Dumping Shorten Still On The Cards For Labor

A REPORT in The Australian shows that despite denials, Anthony Albanese remains in ALP plans as a possible leader at this year’s election; the revelation comes after Coalition scandals stayed the execution of incumbent Bill Shorten late last year, and shows that as recently as February, Labor was ready to dump him. With his rank unpopularity and the Liberals’ declining poll position, Labor will junk Shorten if it thinks change will seal victory.

It’s a powerful pointer to the periodic potency of spin over substance, but one of the facts that was lost on average punters in the hype about the ALP’s “democratic” and “inclusive” leadership selection rules — unilaterally introduced by Kevin Rudd to insulate himself from coup attempts by the colleagues who hated the sight of him, lest he won the 2013 election — is that despite the posturing and positioning of this cynical measure as an internal Labor “reform,” those leadership rules can be set aside by a simple majority vote of ALP MPs.

And late last year — if present “leader” Bill Shorten refused to resign, as he was set to do in November — the Labor caucus was prepared to do precisely that, as the fallout from the Royal Commission into the union movement and a raft of other scandals had seemingly rendered Shorten’s position untenable and, combined with the change in the leadership of the Liberal Party, looked set to invite the slaughter of the ALP if new Prime Minister Malcolm Turnbull took the government to an early election.

As I have said before, the story I broke in this column that Shorten was set to resign was grounded entirely in factual information gleaned from (and cross-checked with) multiple sources, and it is a stark illustration of the infinitely shifting nature of political life that he was able to dig in and survive in his post.

Personally, it was enormously satisfying to see Shorten spend a good deal of time in the couple of weeks following our article denying he was about to quit or be dumped; forced to confront the inevitable consequence of lacklustre performance combined with the eventual effects of a string of poorly handled issues and bad headlines — most deriving from Shorten himself — it seemed likely that the vapid, vacuous “leader” who has made no secret of the delusion that he is “destined” to be Prime Minister would instead be forced onto his sword in an ignominious humiliation and denial of that dream.

But politics is a ceaselessly changing business; the question of who would replace Shorten if he was squeezed out was quickly resolved by a public revolt against deputy leader Tanya Plibersek’s (successful) campaign to deny Labor MPs a conscience vote on the fraught issue of gay marriage: in a characteristically illiberal piece of handiwork, Plibersek saw to it that ALP members would be forced to support the change whether they liked it or not, and disqualified herself as the heir-presumptive in the process.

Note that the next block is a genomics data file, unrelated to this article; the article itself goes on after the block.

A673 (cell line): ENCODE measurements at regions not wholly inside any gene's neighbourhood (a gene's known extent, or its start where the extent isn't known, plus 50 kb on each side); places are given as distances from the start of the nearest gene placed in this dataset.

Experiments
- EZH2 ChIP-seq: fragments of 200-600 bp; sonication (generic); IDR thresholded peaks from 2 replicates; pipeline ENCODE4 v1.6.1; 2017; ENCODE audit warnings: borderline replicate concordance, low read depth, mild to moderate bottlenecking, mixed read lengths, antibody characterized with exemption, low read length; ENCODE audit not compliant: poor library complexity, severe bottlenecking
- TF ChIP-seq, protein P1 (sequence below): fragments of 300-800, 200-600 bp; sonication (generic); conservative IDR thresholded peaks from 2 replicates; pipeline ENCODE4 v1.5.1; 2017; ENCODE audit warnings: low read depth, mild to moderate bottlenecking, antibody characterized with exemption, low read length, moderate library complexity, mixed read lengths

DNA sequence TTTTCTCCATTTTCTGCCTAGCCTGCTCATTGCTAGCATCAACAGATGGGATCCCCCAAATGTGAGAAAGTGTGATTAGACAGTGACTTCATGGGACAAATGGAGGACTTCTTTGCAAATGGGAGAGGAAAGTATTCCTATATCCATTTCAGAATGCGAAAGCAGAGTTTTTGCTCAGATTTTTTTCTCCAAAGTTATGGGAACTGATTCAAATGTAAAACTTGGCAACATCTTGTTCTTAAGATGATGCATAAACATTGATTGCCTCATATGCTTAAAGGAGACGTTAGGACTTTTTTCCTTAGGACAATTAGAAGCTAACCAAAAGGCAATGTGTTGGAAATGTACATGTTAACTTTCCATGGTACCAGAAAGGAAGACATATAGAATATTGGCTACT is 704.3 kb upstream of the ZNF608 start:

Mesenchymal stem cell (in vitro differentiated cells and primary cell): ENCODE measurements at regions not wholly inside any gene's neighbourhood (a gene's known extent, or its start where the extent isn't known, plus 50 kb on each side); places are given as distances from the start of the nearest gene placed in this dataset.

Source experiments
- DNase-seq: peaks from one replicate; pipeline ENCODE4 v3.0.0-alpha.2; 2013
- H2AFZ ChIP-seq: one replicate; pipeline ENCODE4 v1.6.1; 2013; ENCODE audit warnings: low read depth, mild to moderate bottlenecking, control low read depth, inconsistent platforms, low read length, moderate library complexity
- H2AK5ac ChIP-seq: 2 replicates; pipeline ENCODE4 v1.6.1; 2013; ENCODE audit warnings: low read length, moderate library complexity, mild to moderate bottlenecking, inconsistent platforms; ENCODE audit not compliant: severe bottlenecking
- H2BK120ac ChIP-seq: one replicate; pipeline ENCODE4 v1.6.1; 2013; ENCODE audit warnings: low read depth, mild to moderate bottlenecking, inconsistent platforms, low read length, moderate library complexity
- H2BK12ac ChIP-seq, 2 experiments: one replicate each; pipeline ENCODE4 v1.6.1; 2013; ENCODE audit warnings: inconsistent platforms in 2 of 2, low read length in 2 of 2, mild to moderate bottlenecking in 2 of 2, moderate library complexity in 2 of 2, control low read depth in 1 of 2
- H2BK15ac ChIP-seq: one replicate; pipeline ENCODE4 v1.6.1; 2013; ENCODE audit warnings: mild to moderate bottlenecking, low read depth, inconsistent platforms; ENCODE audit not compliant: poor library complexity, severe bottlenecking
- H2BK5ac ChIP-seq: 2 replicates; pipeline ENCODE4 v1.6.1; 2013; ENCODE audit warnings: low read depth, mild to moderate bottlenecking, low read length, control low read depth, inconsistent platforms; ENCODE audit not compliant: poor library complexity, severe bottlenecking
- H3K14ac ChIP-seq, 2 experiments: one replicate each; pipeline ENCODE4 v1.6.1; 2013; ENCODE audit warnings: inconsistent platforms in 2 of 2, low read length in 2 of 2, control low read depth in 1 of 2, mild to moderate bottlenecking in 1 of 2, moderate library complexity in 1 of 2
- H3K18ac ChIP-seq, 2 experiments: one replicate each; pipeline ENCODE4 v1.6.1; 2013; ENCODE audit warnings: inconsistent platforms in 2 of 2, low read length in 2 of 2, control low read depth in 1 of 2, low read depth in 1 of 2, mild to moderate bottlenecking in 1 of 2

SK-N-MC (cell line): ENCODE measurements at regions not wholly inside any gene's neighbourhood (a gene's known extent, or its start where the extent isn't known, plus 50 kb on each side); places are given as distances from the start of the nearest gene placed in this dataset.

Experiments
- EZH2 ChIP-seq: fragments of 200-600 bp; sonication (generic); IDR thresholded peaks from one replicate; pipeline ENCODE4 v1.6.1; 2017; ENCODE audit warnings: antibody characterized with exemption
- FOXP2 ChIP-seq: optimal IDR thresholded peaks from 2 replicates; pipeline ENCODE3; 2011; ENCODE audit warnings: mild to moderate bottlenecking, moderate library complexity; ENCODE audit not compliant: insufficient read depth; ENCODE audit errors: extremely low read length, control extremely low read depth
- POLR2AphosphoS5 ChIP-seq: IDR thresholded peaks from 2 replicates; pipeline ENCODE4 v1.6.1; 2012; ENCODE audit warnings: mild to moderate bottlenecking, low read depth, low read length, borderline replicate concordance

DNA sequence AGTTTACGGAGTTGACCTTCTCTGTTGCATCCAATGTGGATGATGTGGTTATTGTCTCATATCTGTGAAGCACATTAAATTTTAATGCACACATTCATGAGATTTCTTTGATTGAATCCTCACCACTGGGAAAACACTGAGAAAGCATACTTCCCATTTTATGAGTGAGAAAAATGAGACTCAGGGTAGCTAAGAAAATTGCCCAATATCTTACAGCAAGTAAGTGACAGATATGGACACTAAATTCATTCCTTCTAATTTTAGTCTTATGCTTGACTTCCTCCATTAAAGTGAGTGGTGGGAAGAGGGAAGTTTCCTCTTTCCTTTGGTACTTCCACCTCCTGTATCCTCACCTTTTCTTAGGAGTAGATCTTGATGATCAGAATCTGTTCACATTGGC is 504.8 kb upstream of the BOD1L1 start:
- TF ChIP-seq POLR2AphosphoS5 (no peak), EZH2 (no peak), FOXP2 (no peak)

From that point, Anthony Albanese — who had carried more than 60% of the members’ vote against Shorten in the post-2013 leadership contest, only to be overruled by the party room — became the only potential replacement during this term of Parliament.

And the raid conducted on the home of former Special Minister of State Mal Brough, in relation to the ongoing investigation into the tawdry Peter Slipper affair sealed, for the time being, Shorten’s undeserved survival in the Labor leadership, as a united opposition assault on the government over the alleged misconduct of its ministers was launched.

Of course, it would quickly emerge that Brough was not the only target available to the ALP on this front, and five ministerial departures and a major reshuffle later, there are still signs this attack may continue to bear fruit.

2016 has been marked by the decline of the Coalition’s standing across the contingent of reputable opinion polls that are regularly conducted, a movement that has been accompanied by the collapse of Turnbull’s once-stellar personal popularity ratings, and whilst Shorten’s own numbers have correspondingly recovered to some degree, he continues to trail Turnbull by some 20 points on the “preferred PM” measure, and continues to record net personal approval figures in the -20% cohort even as Labor’s average standing across the polls, after preferences, is beginning to indicate a winning position once more.

It is fairly obvious Shorten is depressing support for the ALP, and probably acting to suppress its overall position, which could well see the party further ahead of the government on the two-party measure.

And whilst former Prime Minister Tony Abbott may indeed have won an election with the kind of entrenched deep unpopularity now endured by Shorten, the precedent of Abbott being chopped down as PM after a protracted period of poor polling for the government probably mitigates any comfort or claim to be entitled to contest an election that Shorten might seek to draw from it.

A very unpopular Prime Minister has no store of public goodwill to draw on when the numbers go sour: so as it happened to Abbott, so too it would to Shorten in the same situation.

The Australian today is carrying a story that, whilst ostensibly noting denials of the claim that Labor was moving to replace Shorten with Albanese, sets out many of the same pieces of information that underpinned my own story on this matter back in October: the NSW Right looking to switch its allegiance to Albanese; the broader ALP Right reconciled to the prospect of another leader from the Left; and significantly in this case, the “mutterings” it alludes to are dated to February: before the Royal Commission/Brough fiascos had fully died down, but after the slide in Coalition (and Turnbull) poll numbers had commenced.